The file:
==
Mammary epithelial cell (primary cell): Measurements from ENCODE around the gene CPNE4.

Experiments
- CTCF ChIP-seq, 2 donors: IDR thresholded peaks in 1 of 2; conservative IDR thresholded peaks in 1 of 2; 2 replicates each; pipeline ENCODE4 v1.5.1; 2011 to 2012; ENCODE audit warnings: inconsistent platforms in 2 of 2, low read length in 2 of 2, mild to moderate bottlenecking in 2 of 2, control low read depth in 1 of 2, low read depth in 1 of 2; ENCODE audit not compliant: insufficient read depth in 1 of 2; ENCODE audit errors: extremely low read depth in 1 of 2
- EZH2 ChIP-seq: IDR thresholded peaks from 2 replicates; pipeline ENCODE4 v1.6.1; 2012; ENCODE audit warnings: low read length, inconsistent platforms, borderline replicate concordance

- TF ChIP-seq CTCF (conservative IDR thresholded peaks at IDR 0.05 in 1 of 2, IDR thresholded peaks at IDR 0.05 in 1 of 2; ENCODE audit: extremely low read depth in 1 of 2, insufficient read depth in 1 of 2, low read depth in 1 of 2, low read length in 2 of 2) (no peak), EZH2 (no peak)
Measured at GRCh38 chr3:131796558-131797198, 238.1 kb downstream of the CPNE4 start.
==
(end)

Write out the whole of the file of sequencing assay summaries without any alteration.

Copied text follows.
Mammary epithelial cell (primary cell): Measurements from ENCODE around the gene CPNE4.

Experiments
- CTCF ChIP-seq, 2 donors: IDR thresholded peaks in 1 of 2; conservative IDR thresholded peaks in 1 of 2; 2 replicates each; pipeline ENCODE4 v1.5.1; 2011 to 2012; ENCODE audit warnings: inconsistent platforms in 2 of 2, low read length in 2 of 2, mild to moderate bottlenecking in 2 of 2, control low read depth in 1 of 2, low read depth in 1 of 2; ENCODE audit not compliant: insufficient read depth in 1 of 2; ENCODE audit errors: extremely low read depth in 1 of 2
- EZH2 ChIP-seq: IDR thresholded peaks from 2 replicates; pipeline ENCODE4 v1.6.1; 2012; ENCODE audit warnings: low read length, inconsistent platforms, borderline replicate concordance

- TF ChIP-seq CTCF (conservative IDR thresholded peaks at IDR 0.05 in 1 of 2, IDR thresholded peaks at IDR 0.05 in 1 of 2; ENCODE audit: extremely low read depth in 1 of 2, insufficient read depth in 1 of 2, low read depth in 1 of 2, low read length in 2 of 2) (no peak), EZH2 (no peak)
Measured at GRCh38 chr3:131796558-131797198, 238.1 kb downstream of the CPNE4 start.